In last week’s post, we had a general discussion about how to set levels, mostly around what one source should be relative to another. This week, we’ll look at the primary way we measure how loud something is when we hear it, its Sound Pressure Level or SPL. SPL is how we objectively know how loud sound is, if you know how to use these units.
To measure the SPL of music or speech in a space, you’re going to need an SPL meter. These can vary in price from a free app on your phone to over $200 dollars. A “good enough” meter will cost between $20 and $50 and is absolutely worth it. For the casual user, the cost of the most expensive SPL meters aren’t justified.
Android or iOS SPL apps will get you in the right ballpark, but are far too inaccurate for anything but general use. Because of the limited hardware options, iOS apps are usually more accurate than their Android versions. Android phones have such varied manufacture that the calibration of the apps is all over the place!
Now I Know My ACZs
Once you have a meter, how do you read it? First, it’s important to realize that our ears don’t hear sound the same at different frequencies. Our ears hear best between 3kHz and 4kHz. Outside of that range, low and high frequency sounds require more energy to sound as loud. This difference becomes more significant the quieter the overall SPL is. (This is why some stereo systems have a “loudness” feature. It boosts low and high frequencies to sound more natural at low listening levels.)
To compensate for this, most SPL measurments are “weighted” to counteract our ears’ bias. The most common weights are “A”, “C”, and “Z” weighting. There are also “B” and “D” weights, but these are no longer commonly used.
The dBA weighting, as it’s often notated, approximates human hearing at lower (below 60 or 70 dB SPL) audio levels. A-weighting is much less sensitive to low frequency audio, and somewhat less sensitive to high frequency audio. A-weighting is handy for measuring the level of human speech but is not at all suited for measuring music. A dbA measurement of music will report an inaccurately low SPL, as it will mostly disregard the low frequency content of music at any functional level above what would be used for background music. A-weighting is also the measurement used by OSHA for hearing loss calculations — more on that later.
dBC is more suited to louder content, like music, than dBA. While C-weighting has the same high-frequency sensitivity as A-weighting, its low frequency is much less contoured. This makes for a much more accurate measurement at the SPLs used for music. On the other hand, dBC will report an inaccurately high SPL when used at lower loudness levels, because of how the ear hears. It’s up to the user to know which weighting is most appropriate in what situations to get an accurate measurement.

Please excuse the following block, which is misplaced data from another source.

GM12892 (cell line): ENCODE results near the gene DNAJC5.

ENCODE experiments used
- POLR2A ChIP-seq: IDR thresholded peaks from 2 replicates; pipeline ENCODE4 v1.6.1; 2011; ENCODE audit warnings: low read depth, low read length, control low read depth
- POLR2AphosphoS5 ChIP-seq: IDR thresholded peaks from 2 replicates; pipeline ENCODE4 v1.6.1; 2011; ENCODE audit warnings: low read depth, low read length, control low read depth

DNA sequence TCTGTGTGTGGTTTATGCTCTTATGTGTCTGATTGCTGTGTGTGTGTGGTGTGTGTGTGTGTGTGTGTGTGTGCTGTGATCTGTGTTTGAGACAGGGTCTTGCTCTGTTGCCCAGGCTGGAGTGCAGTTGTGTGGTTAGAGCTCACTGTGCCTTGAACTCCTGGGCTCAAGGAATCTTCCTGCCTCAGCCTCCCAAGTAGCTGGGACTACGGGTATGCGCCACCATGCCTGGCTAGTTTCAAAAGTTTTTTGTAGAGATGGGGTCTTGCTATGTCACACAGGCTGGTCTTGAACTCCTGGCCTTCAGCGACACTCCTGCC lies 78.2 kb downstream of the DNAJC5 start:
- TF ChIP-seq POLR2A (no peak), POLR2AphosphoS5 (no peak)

The third common weighting is dBZ. This is a linear weighting, which means there is no adjustment for how the ear behaves. While this setting is much less helpful for audio purposes, many meters will have a Z-weighted setting to give an accurate reading across all frequencies.
The Law of Averages
Averaging is the other important variable to understand about SPL measurements. This is how the meter “smooths” the SPL recorded to give a better impression of the audio level. “Slow” averaging reflects the past full second of measured SPL. This ignores most transients and provides a broad representative of the overall SPL. “Fast” averaging reflects the past 125 ms, or an eighth-second. With fast averages you’ll get a good representation of the overall SPL of music, keeping some transients but smoothing out others. “Peak” averaging really isn’t averaging at all. This is the fastest response, showing exactly what is happening at any given time.
Why Does This Matter?
There are two main reasons why knowing these different SPL measurements is important. First and most important is hearing loss. Consistent exposure to loud SPLs leads to reduced hearing. In the US at least, OSHA’s website gives detailed information into their standards for appropriate workplace noise as it relates to hearing loss. While this doesn’t directly relate to live sound, it’s important to be aware of the OSHA standards. They give us a reference point to ensure we aren’t causing harm to those attending our event. This chart copied from the OSHA website gives the time at each SPL before hearing loss occurs:
|Duration per day||SPL dBA (slow)|
|8 hours||90 dBA|
|6 hours||92 dBA|
|4 hours||95 dBA|
|2 hours||100 dBA|
|1 hour||105 dBA|
|30 minutes||110 dBA|
|15 minutes||115 dBA|
The other main reason to understand these varies SPL measurements is those events where the venue has an SPL limit. Sometimes these limits are carefully spelled out, such as “90 dBA slow, 100 dBC peak”, but most of the time they aren’t. Always check in with whoever monitors the SPL of the event to ensure you each have the same set of units. This leads to fewer problems during the event.
Consider the Details
That should give you a general overview of SPL measurement. But a raw SPL number doesn’t give the whole story. An 80 dBC fast measurement of a “bad” mix can sound “louder” to the average person than a 90 dBC fast measurement of a “good” mix — just because it sounds bad! While it’s important to find objective ways to discuss what we do, sound mixing is still an art. We can’t get so caught up in measurement that we ignore what sounds good, and we can’t get so caught up in what sounds good that we ignore the measurements.